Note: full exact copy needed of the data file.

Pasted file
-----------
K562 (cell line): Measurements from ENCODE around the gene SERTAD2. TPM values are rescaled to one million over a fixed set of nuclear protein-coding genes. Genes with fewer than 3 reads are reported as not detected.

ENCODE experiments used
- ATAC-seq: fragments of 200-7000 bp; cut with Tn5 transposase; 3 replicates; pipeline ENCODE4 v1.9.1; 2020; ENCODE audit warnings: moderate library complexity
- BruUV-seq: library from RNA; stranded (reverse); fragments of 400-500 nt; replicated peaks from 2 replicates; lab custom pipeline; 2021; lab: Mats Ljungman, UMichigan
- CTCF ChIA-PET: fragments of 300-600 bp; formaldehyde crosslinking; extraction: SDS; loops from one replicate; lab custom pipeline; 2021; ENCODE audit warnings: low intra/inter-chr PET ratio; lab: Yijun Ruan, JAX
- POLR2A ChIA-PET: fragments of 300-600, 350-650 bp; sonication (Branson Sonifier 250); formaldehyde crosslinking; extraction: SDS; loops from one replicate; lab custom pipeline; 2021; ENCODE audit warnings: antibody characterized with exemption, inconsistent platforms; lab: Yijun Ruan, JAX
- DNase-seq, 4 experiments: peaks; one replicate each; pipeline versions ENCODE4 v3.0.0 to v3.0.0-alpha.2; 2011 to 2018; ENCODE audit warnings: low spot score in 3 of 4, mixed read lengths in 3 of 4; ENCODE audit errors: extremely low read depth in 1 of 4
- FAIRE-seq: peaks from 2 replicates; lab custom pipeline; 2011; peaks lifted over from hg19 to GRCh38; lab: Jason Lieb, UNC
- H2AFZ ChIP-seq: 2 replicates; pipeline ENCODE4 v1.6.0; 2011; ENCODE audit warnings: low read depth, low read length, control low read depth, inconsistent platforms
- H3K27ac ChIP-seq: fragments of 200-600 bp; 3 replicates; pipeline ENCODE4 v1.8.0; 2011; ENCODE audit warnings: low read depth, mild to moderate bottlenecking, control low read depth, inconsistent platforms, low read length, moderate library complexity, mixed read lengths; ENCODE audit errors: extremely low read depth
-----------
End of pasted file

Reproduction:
K562 (cell line): Measurements from ENCODE around the gene SERTAD2. TPM values are rescaled to one million over a fixed set of nuclear protein-coding genes. Genes with fewer than 3 reads are reported as not detected.

ENCODE experiments used
- ATAC-seq: fragments of 200-7000 bp; cut with Tn5 transposase; 3 replicates; pipeline ENCODE4 v1.9.1; 2020; ENCODE audit warnings: moderate library complexity
- BruUV-seq: library from RNA; stranded (reverse); fragments of 400-500 nt; replicated peaks from 2 replicates; lab custom pipeline; 2021; lab: Mats Ljungman, UMichigan
- CTCF ChIA-PET: fragments of 300-600 bp; formaldehyde crosslinking; extraction: SDS; loops from one replicate; lab custom pipeline; 2021; ENCODE audit warnings: low intra/inter-chr PET ratio; lab: Yijun Ruan, JAX
- POLR2A ChIA-PET: fragments of 300-600, 350-650 bp; sonication (Branson Sonifier 250); formaldehyde crosslinking; extraction: SDS; loops from one replicate; lab custom pipeline; 2021; ENCODE audit warnings: antibody characterized with exemption, inconsistent platforms; lab: Yijun Ruan, JAX
- DNase-seq, 4 experiments: peaks; one replicate each; pipeline versions ENCODE4 v3.0.0 to v3.0.0-alpha.2; 2011 to 2018; ENCODE audit warnings: low spot score in 3 of 4, mixed read lengths in 3 of 4; ENCODE audit errors: extremely low read depth in 1 of 4
- FAIRE-seq: peaks from 2 replicates; lab custom pipeline; 2011; peaks lifted over from hg19 to GRCh38; lab: Jason Lieb, UNC
- H2AFZ ChIP-seq: 2 replicates; pipeline ENCODE4 v1.6.0; 2011; ENCODE audit warnings: low read depth, low read length, control low read depth, inconsistent platforms
- H3K27ac ChIP-seq: fragments of 200-600 bp; 3 replicates; pipeline ENCODE4 v1.8.0; 2011; ENCODE audit warnings: low read depth, mild to moderate bottlenecking, control low read depth, inconsistent platforms, low read length, moderate library complexity, mixed read lengths; ENCODE audit errors: extremely low read depth